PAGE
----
A MISSION FOR THE TEJAS
Governor De Leon made an additional excursion into Texas the following year, 1690. On this
excursion he was assigned the task of burning the fort’s remain and bringing back any of the
fort’s survivors. He accomplished his task in that two young French boys, 14 year old Pierre
Talon and 20 year old Pierre Meunier were retrieved from the Indian tribes.
These young men had been placed with the local Indians, the Toho and Tejas, to learn
their customs and become assimilated into their culture.
Also recovered were the three Talon children that had been taken captive by the
Karankawa. It was customary for Indian’s to spare the lives of children. These children
were Marie Madeleine age 16 and two boys ages 8 and 5.
About the Tejas Indians
The White Man Finds the Tejas Indians
Texas is the largest state in this great land of ours. Long ago, long before Columbus came to the New World, the people who lived in Texas were not white. They had bronze-colored skins. They were called Indians, because the first white people who found them thought they had come to the far-off land of India.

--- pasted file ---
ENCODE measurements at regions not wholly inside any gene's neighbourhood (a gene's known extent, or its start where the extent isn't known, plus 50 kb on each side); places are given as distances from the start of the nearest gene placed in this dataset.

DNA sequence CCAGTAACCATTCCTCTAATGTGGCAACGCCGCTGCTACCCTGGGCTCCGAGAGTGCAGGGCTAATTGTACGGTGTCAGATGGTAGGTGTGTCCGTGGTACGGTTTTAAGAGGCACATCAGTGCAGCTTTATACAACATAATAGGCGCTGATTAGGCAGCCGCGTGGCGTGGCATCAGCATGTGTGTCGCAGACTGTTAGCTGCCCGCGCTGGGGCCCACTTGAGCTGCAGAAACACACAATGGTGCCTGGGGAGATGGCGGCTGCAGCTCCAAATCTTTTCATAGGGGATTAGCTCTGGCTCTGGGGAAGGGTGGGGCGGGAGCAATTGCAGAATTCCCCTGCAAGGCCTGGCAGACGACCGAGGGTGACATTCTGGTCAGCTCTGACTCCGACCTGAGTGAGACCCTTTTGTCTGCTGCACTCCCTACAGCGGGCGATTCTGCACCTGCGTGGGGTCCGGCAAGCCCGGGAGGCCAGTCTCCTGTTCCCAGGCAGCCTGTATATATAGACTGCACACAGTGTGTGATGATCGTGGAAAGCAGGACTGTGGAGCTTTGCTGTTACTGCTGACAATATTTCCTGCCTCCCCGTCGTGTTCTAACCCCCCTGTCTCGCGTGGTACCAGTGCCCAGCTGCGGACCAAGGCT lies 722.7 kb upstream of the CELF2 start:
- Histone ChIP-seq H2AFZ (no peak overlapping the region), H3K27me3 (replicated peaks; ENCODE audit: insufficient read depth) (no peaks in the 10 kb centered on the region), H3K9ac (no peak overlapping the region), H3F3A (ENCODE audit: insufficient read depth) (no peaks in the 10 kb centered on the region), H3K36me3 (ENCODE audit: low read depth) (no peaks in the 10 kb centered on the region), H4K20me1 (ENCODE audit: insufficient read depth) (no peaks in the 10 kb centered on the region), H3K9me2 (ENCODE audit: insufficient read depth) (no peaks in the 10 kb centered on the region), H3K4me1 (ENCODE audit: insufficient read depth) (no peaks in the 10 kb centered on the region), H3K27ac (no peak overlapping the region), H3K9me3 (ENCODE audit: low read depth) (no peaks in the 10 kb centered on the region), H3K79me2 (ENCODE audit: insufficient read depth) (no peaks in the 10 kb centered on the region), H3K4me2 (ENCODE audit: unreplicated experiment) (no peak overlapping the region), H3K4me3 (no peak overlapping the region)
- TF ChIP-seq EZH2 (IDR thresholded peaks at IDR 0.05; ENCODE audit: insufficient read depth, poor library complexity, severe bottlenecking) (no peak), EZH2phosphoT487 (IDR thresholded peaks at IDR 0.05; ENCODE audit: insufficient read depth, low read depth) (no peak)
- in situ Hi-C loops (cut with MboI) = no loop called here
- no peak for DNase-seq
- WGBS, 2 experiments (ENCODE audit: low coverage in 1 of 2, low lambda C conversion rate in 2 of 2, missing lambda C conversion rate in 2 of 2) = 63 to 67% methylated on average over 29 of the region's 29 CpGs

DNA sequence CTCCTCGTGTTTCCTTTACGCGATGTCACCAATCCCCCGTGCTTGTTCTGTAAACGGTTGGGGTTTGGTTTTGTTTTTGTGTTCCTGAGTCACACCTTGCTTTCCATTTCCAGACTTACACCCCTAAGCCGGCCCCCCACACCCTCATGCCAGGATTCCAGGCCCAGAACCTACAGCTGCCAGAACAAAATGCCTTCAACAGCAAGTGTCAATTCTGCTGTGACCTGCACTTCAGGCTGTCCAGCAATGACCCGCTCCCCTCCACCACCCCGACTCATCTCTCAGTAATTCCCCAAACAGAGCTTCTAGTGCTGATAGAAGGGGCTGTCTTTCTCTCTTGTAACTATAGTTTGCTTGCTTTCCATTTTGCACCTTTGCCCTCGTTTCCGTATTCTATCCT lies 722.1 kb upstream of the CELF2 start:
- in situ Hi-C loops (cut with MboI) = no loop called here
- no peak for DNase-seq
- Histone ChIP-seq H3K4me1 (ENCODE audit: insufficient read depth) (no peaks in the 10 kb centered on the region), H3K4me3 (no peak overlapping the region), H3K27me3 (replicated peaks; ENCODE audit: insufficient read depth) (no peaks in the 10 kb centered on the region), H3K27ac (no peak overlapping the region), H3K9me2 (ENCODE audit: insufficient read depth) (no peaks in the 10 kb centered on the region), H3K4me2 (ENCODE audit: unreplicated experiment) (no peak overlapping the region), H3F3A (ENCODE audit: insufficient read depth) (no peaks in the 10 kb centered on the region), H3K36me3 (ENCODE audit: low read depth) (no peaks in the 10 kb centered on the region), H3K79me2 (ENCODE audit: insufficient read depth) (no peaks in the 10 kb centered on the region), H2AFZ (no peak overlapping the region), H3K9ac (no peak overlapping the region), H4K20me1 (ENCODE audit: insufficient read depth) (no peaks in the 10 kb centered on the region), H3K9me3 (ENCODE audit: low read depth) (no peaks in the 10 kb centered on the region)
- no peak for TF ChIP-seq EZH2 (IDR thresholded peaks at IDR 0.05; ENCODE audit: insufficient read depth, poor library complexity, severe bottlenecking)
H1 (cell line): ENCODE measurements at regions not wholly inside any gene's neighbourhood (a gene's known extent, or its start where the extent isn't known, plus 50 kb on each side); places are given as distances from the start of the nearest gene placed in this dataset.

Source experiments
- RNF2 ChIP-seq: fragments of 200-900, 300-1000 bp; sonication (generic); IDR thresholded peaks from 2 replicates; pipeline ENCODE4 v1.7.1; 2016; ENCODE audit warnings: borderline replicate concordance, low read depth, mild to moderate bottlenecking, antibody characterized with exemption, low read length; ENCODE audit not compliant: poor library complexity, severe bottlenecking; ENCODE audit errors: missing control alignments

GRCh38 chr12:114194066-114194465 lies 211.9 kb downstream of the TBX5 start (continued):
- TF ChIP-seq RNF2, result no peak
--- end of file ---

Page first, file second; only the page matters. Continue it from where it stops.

In a number of ways the Indians of the New World were like us. We like to tell stories, and so did they. They did not write their stories on paper because they did not know what paper was, and so they learned their stories by heart and remembered them. Fathers and mothers told the stories to their children and the children told them again to their children when they had grown up.
The stories in this book came mostly through the Tejas Indians, who belonged to certain tribes of east Texas, but the Comanches, Alabamas, Wacos, Wichitas, Tonkewas, Attakapas, and Karankawas * gave us some of the stories. The peaceful Tejas Indians made treaties with the warlike tribes west of their country, such as the Comanches and Wacos. By doing this the Tejas people could go out of their own country to get the hides and meat of